And so I have. My little tiny Bag of Bones has nothing whatever to do with King’s fat bundle of words, bar the fact that it has the same three words stuck to the front. I’ve slightly exceeded the word limit for flash, but since I’m on very good terms with the editor here, I’m not getting in trouble for it.
And while I’m here, I’m going to tease– stand by for a BIG ANNOUNCEMENT next week! I’m so giddy about it I could burst, but I’m also quite good at keeping secrets. See you then, I hope.
…ALSO also, I’ll also point out the newly-minted donation button, for those who incline that way, in the left side-bar, which looks rather like this one:
Boy, that sounds like a great idea, doesn’t it. This winter, the living skies have been more than usually lively, and have offered freezing rains followed by the kind of temperatures only Antarctic explorers look upon as acceptable, screeching winds, and the usual crop of parhelions (which I understand some places treat as a rare source of wonder).
I mention this for two reasons. First, I am still labouring along on The Novel, from which no vacation is allowed if it is ever to be finished. Second, there has been another flash-fiction prompt from Chuck Wendig, on the topic of travel woes, which I thought I should pursue to remind myself that something other than The Novel exists.
Thus, Getting There is Half the Fun. Yes, a well worn title. I know. My brain is riddled with the cracks of temperature stress.
Just a little ephemeral thing I did that I want to preserve… at least for a while:
I was listening to a fellow speaking of human sleep arrangements lately, and on the way to his main point, he mentioned some people from the Solomon Islands objecting to what their London hosts thought was lavish treatment, a separate hotel room for each one of their party. “What,” I’m told they asked, “if one of us has a nightmare?”
Dreams are funny things. I can see how people can come around to the notion that they present a window on an actual separate reality, since there is sometimes such a wealth of detail in unfamiliar settings that it is very hard to credit the subconscious with such inventive powers.
…but then there are the dreams in which things are so deeply wrong that you really, really hope there’s nothing at all to that notion, because the partitions between the wings of the multiverse are just not thick enough if that stuff is on the far side.
Guess which sort I’m going to recount for you? I have been battering away at the novel and a story for an anthology I’d quite like to get into, and so haven’t been able to run up stories for this enterprise in a while, but last night’s vision of global, possibly universal, destruction was so affecting, I thought I should at least try to squeeze some of it out of my head for presentation here. So, if you ever wondered idly to yourself, “What sort of nonsense is running around inside the heads of writers,” I offer a small but vibrant sample. Be careful to not get any on you, it is almost certain to stain your clothes.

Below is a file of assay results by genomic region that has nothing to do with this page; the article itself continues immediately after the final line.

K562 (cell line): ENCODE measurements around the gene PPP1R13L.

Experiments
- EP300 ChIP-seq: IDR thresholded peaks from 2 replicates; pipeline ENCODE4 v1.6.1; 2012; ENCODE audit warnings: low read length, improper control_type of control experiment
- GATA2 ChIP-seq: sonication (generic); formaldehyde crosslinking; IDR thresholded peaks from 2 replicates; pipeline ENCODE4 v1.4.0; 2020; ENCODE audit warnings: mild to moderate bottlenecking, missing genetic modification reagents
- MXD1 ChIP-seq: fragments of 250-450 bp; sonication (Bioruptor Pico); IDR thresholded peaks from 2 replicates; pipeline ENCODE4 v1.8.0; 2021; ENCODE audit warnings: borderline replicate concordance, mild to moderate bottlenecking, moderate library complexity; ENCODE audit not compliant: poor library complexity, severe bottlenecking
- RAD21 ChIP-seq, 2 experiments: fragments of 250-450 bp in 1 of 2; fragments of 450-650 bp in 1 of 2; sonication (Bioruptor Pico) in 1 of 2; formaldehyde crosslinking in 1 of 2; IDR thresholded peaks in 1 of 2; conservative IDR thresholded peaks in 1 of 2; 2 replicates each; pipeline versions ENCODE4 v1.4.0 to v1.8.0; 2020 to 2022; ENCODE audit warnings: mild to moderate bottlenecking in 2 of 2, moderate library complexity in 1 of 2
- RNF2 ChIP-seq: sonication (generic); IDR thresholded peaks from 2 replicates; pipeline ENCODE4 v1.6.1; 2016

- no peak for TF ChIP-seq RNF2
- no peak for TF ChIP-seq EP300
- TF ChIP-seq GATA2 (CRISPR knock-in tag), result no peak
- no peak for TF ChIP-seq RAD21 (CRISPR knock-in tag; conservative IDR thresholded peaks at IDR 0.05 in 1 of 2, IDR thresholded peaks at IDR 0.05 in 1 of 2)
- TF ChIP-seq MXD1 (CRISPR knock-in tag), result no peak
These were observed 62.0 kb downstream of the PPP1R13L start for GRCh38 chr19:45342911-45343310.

I’m offering a story today, Remarkable Value, Unbeatable Location, for which I had to look backward in my own life to get some of the details. I’m currently living the North American dream, revelling in my status as owner-occupier of a fully detached single dwelling. Apart from not having anyone but myself to complain to when the drains get clogged, it’s pretty good stuff. I have previously rented, as the last story indicated, and before that I lived in a variety of apartment situations (although the vertical four-plex in Korea was apparently called a ‘villa’, despite the Korean trouble with the letter V, to distinguish it from one of units in the vast thousand-person blocks). It’s the apartment life that the current story is founded in.
Anyone who has lived in an apartment setting will have a story or two about inconsiderate neighbours– it may be over-egging to call it a common horror, but if you think of is as an induced inability to relax in your own home… well, that’s pretty horrible. The Romans were onto something, calling apartment buildings insulae— like shipwreck survivors washed onto the shores of an island, the people living in a block find themselves sharing accommodation with a bunch of strangers. Even if there aren’t cannibals and tigers, things can get a bit tense because none of them have quite the same idea of correct conduct.
Another flash story to prove I still care about this enterprise while I’m typing my fingers the very bone working on possibly-saleable works. Today’s presentation, Valuable Role, stems from a writing prompt mentioned by a friend on a pretty good little story he posted only a couple of days ago. It is about the sort of support a person of exceptional capacities should expect from those around them, and it is lightly horrifying.
The thought process was almost exactly this, in fact: “Pretty good. But not the one I’d write.” Well, isn’t that just like a writer? I’m sure others will check into both our stories, have exactly the same thought, and will produce completely different results. Which is also just like a writer. To continue on the theme, I rather ignored the word limit of the exercise my friend was writing to, because I am very in love with my own voice (and want my readers to feel they have has a satisfying serving, too).
The barrage of submission and rejection continues, by the way. I’m sure I’ll get something over the walls eventually!